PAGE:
So I get on my bike, start it up, and just as I’m about to start riding away from the parking spot: BAM! I fall right on my side as soon as I hit the throttle. I was so utterly confused as to what happened. After a short while, I realized that I had forgotten to take off my disc brake lock. My bike immediately fell over as a result, and my front brake lever broke. I was forced to ride home in shame using only the rear brake. I learned to always use your reminder cord when using a disc brake lock.
The second time I dropped my bike was also for a very silly reason. I was just riding along in the streets of SF and came to a stop light. As I slowed and came to a stop, I moved to put my left foot down. As I was doing this, my jeans got caught on the kickstand and I wasn’t able to get my foot down. So my bike kept tipping over and I fell over with the bike.
Another lesson learned: when slowing to a stop, you should have your foot down already so that you can be assured you have a foot to stand on when you actually do stop.
So there are the two times I’ve ever dropped my bike. They’re not very exciting stories, but that’s honestly a good thing. I remember every once in a while, I’d watch loads and loads of horrific motorcycle accident videos to make sure I knew how serious riding a motorcycle is. I needed to remind myself that these things can really get you badly hurt or killed. So I’m thankful that I’ve never had a bad accident.
So Much Nostalgia
I loved all of the things that came along with having a motorcycle too. Maintaining the bike and modifying it as well. I did some red wheel stripes to match the bike, as well as install a tinted windscreen. The bike was an excellent starter bike; I found that the 600cc’s were perhaps a little much right at the very beginning, but it was perfect as soon as I got comfortable which was probably about a week after owning it.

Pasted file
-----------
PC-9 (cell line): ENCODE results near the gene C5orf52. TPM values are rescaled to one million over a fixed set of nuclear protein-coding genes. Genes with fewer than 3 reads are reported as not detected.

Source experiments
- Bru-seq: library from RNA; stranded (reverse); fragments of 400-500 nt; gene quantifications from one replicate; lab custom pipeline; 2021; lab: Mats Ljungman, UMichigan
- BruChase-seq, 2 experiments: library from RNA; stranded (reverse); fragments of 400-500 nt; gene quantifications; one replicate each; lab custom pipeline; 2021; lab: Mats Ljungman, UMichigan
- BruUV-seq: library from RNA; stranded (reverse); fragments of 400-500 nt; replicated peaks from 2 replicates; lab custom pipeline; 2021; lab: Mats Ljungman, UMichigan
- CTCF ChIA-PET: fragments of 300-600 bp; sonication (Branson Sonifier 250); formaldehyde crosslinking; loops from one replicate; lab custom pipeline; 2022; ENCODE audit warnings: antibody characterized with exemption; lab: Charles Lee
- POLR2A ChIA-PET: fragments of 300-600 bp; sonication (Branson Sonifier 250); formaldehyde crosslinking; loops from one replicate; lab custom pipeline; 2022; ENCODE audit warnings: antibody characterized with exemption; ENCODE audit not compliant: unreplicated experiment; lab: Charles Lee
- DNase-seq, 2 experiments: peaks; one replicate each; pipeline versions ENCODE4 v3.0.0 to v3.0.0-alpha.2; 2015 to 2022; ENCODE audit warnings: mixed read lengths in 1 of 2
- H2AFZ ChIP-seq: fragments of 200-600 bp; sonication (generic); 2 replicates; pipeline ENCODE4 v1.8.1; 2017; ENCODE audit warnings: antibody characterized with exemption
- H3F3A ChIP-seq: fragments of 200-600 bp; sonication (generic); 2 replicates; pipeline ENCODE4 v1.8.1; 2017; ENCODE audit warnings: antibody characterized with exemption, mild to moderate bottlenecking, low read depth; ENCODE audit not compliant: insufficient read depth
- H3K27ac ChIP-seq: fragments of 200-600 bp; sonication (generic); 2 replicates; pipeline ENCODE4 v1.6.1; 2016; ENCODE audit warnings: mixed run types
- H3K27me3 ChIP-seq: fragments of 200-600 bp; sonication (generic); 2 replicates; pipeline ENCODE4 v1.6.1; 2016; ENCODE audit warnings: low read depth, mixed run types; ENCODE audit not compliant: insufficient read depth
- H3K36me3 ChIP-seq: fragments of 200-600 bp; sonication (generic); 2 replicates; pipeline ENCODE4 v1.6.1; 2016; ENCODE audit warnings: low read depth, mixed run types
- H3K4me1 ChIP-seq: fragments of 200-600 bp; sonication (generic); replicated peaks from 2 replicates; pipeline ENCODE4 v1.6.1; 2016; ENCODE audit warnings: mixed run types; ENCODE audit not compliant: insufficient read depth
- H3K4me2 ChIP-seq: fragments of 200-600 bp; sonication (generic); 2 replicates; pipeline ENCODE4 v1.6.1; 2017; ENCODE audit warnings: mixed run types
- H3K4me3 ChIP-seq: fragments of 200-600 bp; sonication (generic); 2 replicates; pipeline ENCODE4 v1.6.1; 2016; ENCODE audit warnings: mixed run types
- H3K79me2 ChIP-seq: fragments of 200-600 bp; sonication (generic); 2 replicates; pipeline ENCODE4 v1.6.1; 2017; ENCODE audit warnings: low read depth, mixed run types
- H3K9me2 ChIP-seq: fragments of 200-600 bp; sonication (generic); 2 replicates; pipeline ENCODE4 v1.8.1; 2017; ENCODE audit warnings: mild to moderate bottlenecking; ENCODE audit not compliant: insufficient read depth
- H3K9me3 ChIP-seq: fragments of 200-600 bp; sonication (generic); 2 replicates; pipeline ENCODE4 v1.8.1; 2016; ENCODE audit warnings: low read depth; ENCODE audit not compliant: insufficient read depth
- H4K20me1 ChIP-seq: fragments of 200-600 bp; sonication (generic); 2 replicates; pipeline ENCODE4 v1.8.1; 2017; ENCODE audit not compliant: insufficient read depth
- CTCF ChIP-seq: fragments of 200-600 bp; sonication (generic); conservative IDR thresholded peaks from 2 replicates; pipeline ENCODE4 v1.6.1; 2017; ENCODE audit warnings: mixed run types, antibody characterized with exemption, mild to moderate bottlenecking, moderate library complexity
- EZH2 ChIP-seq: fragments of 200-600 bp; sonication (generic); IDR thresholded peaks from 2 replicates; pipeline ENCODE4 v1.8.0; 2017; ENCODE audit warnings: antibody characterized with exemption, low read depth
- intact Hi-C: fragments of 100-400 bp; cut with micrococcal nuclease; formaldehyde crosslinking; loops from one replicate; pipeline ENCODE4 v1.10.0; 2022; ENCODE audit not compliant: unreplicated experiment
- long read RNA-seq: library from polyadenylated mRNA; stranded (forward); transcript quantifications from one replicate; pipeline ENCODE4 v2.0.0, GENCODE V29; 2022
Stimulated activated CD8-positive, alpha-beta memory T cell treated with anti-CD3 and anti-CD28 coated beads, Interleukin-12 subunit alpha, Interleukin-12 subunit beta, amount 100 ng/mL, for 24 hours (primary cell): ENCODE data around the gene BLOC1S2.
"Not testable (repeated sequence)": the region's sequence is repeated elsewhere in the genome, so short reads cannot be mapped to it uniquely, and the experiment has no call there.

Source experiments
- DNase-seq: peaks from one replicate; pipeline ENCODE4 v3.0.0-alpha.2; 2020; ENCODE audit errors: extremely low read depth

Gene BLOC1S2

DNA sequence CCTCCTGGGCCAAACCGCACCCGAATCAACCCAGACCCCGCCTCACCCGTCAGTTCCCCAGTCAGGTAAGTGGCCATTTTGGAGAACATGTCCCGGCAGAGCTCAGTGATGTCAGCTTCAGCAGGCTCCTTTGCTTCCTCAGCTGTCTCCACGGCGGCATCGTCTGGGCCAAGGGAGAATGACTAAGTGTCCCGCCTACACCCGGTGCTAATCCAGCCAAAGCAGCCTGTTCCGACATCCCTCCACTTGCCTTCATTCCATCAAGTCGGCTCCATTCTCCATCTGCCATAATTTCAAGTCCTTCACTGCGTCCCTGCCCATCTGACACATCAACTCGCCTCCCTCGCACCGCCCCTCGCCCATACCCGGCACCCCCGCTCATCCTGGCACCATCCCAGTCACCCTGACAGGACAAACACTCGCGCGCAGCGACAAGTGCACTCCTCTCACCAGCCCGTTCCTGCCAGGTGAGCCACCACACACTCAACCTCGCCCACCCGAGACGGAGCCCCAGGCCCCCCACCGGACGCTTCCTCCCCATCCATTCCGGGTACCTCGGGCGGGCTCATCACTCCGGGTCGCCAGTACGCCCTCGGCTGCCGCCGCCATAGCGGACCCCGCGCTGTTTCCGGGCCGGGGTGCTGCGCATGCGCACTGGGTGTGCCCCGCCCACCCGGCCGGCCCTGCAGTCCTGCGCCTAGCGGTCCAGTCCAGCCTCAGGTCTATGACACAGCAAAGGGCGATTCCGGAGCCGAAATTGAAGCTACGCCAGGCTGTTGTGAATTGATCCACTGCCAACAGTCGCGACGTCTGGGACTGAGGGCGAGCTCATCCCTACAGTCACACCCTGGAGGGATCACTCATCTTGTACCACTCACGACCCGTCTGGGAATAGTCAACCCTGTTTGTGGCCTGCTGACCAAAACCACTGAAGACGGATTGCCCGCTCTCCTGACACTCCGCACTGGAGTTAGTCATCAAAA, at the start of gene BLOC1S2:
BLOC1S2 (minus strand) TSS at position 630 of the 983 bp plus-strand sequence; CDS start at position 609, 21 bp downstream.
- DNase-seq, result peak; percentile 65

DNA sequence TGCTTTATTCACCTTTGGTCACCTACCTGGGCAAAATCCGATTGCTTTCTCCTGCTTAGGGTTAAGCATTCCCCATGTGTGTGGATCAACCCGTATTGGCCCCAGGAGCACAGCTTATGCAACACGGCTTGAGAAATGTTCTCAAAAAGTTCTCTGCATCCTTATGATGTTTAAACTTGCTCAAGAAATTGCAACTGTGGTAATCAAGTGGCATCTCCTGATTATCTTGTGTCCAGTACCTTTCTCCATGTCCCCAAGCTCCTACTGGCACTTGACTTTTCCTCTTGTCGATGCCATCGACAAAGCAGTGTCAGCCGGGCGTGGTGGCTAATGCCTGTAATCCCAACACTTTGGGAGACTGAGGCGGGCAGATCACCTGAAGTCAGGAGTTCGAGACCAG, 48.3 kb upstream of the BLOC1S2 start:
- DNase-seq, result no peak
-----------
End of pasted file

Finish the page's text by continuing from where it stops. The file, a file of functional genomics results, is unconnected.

Aside from all the fun of riding motorcycles, a big part of it is the memories you build with riding. I once rode from San Francisco down to Los Angeles and back; it was a trip I’ll never forget. I probably picked the worst time to ride down though. On my way down to LA, it poured rain on me 80% of the way down. As you can see from the photo below, I chose the worst attire to ride in rain. My jeans and high-top sneakers were soaked, and my leather jacket got super stiff after all the exposure to water.
As the years went on, I went on a lot of rides with friends and worked on my cornering on the bike. I even did a track day with my CBR600RR; yet another opportunity to build upon my riding skills.
Even my older brother purchased a CBR600 F4i, which is the fuel-injected version of my bike (mine was carbeurated.) We did rides together as well; it was cool to be able to do this kind of activity together as brothers.
So yes, I have had a lot of good memories. I guess I can see why I feel all of this nostalgia creeping up on me as I realize how many moments I’ve shared with my Honda F4. I would love to get a bike again as I’ve always had my sights set on a few bikes that I never got to own (e.g. Ducati Streetfighter, Suzuki SV650, some other Ducati’s and 1000cc bikes. I’m not sure I’ll ever get to own another bike again, but there’s one thing I do know: I will never forget all of the great times I’ve shared with my very first motorcycle.